THE MASTER OF THE TWELVE APOSTLES | THE REPENTANCE OF SAINT AUGUSTINE; SAINT AUGUSTINE AND THE MYSTERY OF THE HOLY TRINITY
Estimate: 100,000 - 150,000 USD
THE MASTER OF THE TWELVE APOSTLES
active in Ferrara circa 1520 - 1542
THE REPENTANCE OF SAINT AUGUSTINE; SAINT AUGUSTINE AND THE MYSTERY OF THE HOLY TRINITY
a pair, both oil on panel
each: 29⅛ by 57 in.; 74 by 145 cm.
Private collection, Venice.
G. Bargellesi, Notizie di opere d'arte Ferrarese, Rovigo 1955, p. 104, reproduced figs. 33a and 33b (one panel incorrectly titled The Doctors of the Church);
Cultura figurativa ferrarese tra XV e XVI secolo: in memoria di Giacomo Bargellesi, Venice 1981, p. 104 and 478;
Rovigo, Museo dei Grandi Fiumi, Tesori dalle dimore storiche del Veneto: capolavori dal '400 al '700, 30 January - 13 June 2010, nos. 6-7 (as circle of Giovanni Luteri, called Dosso Dossi).
P. Fantelli, Tesori dalle dimore storiche del veneto. Capolavori dal ‘300 al ‘700, exhibition catalogue, Padua 2009, p. 120, cat. nos. 6-7, reproduced (as Circle of Giovanni Luteri, called Dosso Dossi).
Widely unknown until their recent reappearance, these panels are important additions to the corpus of the Master of the Twelve Apostles, an anonymous artist active in Ferrara and Rovigo during the second quarter of the 16th century. Savonuzzi was the first to identify this artist, whom he named after a group of twelve panels depicting half-length apostles in the Pinacoteca Nazionale di Ferrara,1 and whose works impart the influence of Garofolo, Mazzolini, and Dosso and Battista Dossi. While a substantial body of work has been formed around this artist in the past few decades, the present panels compare closely to the eponymous works in Ferrara, particularly in the physiognomy and faces of the figures (fig. 1). The interesting iconography of the panels includes episodes from the life of Saint Augustine of Hippo (354 - 430 AD), an early Christian theologian and Father of the Latin Church. One panel recounts the story of Augustine's repentance, unfolding from left to right in sequence. At the far left stands Saint Paul, whose letters Augustine turned to when contemplating the weakness of his own will towards worldly and physical pleasures. After throwing himself to the ground under a fig tree in his garden as punishment for his immoral flaws, Augustine heard a young voice saying tolle, lege! or take up and read. Allowing his book to open on its own, Augustine came upon a verse in Saint Paul's letter to the Romans (Romans 13: 13-14) where he exhorts readers to turn away from physical indulgences and towards a faithful life. Augustine immediately turned to the heavens to repent, changed his ways and became a Christian, soon receiving the sacrament of Baptism from Saint Ambrose, an event that is illustrated in the center of the background. After becoming a priest years later, he was appointed the Bishop of Hippo. He appears in this role in the second panel, which illustrates a popular legend and is set within a similarly vast and richly colored landscape. As Augustine walked upon the seashore contemplating the Holy Trinity, he came upon a small child using a seashell to pour the entire ocean into small hole in the sand. In response to Augustine's comment on the futility of this task, the child, who represents Christ, replied that the task was no more impossible than trying to comprehend mystery of the Holy Trinity.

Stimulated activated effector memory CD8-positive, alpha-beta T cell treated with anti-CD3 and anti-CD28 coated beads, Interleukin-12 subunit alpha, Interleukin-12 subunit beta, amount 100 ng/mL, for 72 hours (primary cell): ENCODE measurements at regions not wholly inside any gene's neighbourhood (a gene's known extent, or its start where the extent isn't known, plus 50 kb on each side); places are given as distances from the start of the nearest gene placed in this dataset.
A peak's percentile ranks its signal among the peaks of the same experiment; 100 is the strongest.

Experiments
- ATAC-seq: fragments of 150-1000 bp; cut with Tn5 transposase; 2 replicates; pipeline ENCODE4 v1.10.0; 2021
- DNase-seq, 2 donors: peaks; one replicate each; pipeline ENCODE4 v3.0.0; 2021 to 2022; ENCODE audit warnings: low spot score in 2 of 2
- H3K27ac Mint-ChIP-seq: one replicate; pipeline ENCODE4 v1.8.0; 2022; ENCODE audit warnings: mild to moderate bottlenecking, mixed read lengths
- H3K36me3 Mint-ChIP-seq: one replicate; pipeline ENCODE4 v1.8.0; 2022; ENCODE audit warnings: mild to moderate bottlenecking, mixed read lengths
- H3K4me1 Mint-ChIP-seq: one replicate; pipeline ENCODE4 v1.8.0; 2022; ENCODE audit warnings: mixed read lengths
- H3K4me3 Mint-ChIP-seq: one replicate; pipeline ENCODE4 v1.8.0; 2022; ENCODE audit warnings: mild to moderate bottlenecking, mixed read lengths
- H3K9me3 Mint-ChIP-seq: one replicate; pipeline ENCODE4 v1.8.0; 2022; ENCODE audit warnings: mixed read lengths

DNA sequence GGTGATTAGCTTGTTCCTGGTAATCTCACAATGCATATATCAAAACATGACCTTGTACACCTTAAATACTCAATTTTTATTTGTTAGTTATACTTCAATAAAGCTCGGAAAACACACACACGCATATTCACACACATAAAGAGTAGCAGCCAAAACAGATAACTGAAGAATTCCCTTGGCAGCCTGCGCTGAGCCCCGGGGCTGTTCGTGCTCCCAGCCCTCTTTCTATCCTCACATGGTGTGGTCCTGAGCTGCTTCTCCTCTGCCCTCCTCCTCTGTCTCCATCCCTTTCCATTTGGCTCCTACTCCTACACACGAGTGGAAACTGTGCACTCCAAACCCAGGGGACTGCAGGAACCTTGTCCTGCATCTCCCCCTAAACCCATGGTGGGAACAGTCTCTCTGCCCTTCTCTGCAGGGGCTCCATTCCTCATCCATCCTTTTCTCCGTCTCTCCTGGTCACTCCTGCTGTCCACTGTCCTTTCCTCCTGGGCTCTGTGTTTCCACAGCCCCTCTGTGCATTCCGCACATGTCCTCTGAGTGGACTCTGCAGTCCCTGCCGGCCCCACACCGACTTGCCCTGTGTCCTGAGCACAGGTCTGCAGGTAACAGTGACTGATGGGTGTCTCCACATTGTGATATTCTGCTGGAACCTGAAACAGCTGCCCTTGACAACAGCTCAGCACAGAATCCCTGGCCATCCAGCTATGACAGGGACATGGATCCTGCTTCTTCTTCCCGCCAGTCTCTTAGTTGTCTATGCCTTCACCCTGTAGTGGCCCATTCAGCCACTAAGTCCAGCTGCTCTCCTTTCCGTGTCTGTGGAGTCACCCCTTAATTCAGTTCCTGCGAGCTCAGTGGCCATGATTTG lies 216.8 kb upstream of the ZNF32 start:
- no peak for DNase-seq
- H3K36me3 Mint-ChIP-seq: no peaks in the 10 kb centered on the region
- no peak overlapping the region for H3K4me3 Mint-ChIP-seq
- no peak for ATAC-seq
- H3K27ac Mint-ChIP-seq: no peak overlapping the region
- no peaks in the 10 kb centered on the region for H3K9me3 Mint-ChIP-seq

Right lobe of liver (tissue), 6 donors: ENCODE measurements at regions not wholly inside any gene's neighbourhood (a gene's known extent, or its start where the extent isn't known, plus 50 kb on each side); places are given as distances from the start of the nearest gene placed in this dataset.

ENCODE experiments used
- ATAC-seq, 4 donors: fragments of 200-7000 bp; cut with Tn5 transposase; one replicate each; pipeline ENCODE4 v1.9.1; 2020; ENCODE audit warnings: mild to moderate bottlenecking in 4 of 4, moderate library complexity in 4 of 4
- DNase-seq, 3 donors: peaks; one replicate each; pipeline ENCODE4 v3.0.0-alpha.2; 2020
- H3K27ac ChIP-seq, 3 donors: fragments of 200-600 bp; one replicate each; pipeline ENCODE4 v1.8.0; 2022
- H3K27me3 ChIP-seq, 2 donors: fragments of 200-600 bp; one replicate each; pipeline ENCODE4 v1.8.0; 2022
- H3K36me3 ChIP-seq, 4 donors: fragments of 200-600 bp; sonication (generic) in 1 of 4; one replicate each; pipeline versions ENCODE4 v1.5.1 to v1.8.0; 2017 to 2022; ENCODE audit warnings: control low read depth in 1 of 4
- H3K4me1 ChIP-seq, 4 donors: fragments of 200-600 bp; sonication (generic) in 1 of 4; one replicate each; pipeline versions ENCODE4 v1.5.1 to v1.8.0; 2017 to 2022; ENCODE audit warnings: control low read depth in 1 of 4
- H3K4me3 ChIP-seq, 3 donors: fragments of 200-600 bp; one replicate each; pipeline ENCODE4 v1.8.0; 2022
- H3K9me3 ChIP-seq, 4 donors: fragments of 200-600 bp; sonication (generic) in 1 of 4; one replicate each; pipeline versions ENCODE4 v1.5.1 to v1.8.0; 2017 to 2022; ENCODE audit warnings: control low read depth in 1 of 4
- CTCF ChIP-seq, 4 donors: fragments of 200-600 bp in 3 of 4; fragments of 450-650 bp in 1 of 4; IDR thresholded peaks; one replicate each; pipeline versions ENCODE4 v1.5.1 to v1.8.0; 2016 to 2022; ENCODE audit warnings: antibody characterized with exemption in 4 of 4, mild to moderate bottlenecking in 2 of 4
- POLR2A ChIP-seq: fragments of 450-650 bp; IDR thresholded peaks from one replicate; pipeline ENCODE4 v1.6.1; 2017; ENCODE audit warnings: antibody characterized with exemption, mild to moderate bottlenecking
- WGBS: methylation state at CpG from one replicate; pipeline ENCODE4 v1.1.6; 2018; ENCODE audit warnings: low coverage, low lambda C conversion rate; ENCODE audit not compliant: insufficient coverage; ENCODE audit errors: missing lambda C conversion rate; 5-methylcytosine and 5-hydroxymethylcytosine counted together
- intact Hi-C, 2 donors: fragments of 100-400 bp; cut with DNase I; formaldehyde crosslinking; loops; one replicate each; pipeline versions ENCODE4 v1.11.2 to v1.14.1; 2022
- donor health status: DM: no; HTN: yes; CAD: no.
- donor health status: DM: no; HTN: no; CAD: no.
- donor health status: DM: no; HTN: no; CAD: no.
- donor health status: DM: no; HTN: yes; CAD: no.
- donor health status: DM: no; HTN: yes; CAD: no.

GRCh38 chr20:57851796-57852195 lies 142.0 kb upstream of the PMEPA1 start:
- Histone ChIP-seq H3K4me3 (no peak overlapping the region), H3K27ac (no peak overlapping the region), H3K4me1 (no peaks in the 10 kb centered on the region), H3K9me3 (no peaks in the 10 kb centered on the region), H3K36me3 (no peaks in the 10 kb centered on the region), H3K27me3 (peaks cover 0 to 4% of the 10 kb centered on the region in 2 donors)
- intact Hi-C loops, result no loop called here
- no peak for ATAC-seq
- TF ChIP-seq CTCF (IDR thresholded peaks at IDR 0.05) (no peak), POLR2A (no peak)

An extended expertise from Alessandra Pattanaro (September 2019), to whom we are grateful, is available upon request.
1. C. Savonuzzi, "Il maestro dei Dodici Apostoli," in La critica d'arte, vol. VIII, 6, fasc. XXXII, March 1950, pp. 477-80.